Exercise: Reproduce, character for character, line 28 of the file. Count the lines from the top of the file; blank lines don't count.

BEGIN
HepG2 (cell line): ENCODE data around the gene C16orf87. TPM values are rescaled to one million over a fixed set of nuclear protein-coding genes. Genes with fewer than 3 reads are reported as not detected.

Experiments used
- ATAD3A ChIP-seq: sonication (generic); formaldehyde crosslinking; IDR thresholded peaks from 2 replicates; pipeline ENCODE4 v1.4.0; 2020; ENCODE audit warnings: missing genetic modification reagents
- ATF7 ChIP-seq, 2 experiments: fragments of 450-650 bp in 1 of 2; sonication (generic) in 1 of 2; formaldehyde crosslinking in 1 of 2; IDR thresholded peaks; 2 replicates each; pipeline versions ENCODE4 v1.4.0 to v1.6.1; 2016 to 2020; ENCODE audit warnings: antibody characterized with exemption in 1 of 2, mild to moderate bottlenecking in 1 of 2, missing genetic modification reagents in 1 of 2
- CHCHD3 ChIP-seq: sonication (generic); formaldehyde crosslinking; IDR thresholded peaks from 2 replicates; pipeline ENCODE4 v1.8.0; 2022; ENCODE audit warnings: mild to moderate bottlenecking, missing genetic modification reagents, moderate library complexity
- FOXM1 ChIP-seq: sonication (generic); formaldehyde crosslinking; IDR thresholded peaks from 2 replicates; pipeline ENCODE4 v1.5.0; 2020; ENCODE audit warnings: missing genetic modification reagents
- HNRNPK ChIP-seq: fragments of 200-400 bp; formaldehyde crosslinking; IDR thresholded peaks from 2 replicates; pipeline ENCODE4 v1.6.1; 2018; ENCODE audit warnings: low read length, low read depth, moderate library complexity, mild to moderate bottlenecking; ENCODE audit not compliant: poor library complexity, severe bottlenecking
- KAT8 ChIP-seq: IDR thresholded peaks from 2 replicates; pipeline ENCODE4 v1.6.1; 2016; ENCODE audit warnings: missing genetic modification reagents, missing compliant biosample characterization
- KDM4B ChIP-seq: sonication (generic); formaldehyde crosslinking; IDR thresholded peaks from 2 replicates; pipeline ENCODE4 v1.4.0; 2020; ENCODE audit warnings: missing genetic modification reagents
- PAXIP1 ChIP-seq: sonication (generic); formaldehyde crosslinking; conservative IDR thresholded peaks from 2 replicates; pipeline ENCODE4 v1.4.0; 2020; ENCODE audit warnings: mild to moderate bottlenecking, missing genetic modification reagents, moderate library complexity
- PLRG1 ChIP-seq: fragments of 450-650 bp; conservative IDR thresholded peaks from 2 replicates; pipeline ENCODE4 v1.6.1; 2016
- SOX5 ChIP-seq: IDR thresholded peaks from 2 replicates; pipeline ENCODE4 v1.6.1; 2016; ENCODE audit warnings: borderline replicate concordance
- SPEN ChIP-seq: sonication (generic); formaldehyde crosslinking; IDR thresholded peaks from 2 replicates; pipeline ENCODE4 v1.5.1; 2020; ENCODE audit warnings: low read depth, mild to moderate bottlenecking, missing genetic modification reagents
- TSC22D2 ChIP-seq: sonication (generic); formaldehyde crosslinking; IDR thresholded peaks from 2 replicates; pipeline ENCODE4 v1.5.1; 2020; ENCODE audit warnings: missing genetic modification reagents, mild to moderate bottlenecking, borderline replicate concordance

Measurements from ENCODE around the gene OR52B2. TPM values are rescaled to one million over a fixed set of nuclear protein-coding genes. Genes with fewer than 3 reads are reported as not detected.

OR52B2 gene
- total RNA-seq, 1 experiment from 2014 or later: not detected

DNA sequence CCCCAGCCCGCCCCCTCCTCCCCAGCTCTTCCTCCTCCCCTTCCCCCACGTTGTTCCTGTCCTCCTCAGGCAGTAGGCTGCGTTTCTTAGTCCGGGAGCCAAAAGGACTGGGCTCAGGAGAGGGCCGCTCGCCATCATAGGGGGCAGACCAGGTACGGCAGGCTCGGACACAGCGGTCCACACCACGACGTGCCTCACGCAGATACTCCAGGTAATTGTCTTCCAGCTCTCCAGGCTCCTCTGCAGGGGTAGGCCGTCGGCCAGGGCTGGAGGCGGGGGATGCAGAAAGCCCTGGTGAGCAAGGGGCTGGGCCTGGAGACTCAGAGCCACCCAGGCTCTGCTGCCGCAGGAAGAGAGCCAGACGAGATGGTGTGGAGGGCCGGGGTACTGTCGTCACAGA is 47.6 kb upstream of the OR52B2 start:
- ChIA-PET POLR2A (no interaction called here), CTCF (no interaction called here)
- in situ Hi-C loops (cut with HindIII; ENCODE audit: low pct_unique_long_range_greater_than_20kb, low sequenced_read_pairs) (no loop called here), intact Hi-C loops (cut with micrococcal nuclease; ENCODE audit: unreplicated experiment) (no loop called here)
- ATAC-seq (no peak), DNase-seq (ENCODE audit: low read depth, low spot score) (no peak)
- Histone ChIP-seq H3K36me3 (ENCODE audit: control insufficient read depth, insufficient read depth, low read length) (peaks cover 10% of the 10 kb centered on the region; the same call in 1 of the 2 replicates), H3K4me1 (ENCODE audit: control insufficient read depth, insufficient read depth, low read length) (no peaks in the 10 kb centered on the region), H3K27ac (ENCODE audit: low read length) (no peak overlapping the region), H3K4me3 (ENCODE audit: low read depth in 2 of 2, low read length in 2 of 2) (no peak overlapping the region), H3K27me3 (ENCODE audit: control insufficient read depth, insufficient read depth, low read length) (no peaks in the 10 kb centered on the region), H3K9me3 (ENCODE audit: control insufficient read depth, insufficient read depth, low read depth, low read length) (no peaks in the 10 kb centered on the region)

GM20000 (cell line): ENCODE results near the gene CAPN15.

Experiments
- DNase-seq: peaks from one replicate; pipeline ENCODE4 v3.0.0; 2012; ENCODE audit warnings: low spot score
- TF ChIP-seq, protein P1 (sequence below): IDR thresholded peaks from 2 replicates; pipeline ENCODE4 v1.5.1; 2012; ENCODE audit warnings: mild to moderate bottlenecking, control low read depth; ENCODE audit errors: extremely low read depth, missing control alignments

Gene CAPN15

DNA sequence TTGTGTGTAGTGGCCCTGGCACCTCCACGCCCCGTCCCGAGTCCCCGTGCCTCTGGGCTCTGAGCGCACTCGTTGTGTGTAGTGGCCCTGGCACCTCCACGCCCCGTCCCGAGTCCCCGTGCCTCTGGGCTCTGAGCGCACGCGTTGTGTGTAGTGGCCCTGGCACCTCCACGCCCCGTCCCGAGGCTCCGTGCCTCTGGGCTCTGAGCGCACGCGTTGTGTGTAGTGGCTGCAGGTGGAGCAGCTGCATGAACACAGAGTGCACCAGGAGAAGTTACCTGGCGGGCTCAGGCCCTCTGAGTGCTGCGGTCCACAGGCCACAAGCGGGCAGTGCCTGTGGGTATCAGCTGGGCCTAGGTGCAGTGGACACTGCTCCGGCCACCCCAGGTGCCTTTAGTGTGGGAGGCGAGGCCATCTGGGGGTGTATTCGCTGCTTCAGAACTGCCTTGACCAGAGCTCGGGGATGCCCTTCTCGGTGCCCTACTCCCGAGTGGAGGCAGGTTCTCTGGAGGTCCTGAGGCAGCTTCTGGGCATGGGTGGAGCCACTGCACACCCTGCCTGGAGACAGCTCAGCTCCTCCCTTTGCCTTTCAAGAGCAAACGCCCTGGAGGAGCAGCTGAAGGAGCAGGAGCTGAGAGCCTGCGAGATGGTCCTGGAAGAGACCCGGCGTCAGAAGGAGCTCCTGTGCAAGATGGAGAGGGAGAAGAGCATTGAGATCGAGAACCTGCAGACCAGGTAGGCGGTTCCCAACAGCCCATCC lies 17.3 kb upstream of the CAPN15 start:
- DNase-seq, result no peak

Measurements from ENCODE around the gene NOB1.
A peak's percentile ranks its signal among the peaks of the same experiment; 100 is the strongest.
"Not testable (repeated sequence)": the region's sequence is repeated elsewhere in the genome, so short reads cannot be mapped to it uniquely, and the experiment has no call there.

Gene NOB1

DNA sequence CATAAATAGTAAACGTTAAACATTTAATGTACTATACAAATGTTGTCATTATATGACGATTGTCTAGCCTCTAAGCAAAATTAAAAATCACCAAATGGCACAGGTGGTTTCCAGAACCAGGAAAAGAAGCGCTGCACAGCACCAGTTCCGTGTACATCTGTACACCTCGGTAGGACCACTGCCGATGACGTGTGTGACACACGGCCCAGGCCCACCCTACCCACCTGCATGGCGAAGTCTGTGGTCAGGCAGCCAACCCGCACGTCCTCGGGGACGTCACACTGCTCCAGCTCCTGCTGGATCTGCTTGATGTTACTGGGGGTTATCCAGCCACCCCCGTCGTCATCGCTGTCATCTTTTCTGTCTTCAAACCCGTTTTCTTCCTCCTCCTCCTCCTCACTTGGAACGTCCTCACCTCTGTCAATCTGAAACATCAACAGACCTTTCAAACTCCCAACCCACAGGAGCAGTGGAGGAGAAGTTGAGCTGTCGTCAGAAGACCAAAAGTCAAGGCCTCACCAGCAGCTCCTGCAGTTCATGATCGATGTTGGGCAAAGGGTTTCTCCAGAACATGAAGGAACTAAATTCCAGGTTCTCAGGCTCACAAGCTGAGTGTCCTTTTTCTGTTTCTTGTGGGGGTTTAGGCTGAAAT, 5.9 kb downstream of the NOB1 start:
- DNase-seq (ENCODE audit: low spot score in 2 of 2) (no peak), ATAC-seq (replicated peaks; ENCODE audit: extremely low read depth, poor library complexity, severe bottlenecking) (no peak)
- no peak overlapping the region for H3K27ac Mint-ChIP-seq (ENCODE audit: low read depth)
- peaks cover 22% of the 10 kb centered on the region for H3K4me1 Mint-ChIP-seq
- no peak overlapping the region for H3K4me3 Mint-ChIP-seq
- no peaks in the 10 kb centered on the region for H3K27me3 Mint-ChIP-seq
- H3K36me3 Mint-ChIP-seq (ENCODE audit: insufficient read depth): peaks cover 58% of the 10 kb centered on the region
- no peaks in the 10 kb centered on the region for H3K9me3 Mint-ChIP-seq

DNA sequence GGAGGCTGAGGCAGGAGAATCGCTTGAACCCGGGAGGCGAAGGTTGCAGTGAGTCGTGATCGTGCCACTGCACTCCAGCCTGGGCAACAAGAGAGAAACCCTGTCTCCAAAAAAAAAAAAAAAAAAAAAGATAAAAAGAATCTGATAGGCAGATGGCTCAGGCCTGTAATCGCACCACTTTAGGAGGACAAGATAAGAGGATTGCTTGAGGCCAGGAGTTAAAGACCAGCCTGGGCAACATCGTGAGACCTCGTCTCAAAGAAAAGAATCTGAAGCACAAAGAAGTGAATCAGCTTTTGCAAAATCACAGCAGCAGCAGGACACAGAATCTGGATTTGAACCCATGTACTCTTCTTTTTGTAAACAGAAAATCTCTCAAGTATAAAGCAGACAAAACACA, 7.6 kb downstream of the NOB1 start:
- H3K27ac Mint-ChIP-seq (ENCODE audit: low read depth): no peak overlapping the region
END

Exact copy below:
DNA sequence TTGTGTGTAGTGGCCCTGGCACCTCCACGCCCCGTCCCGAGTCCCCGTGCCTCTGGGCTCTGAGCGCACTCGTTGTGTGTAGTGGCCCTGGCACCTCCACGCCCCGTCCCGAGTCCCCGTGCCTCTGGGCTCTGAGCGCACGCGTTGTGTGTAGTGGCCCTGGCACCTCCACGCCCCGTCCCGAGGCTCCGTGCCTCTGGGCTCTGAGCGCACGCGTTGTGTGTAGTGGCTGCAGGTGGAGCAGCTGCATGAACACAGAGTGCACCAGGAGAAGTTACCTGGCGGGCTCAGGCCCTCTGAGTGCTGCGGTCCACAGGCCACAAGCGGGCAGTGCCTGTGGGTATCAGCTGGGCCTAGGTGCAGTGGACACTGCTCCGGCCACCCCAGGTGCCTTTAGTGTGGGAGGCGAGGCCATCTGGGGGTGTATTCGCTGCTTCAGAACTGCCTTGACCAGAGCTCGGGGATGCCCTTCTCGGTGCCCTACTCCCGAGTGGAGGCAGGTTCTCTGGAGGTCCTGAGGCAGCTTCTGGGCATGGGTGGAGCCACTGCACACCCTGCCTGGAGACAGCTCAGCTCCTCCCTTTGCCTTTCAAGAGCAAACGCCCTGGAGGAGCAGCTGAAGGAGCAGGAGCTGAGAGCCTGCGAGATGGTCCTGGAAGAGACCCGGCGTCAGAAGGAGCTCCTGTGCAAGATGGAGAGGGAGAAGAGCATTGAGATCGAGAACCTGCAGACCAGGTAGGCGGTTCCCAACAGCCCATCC lies 17.3 kb upstream of the CAPN15 start: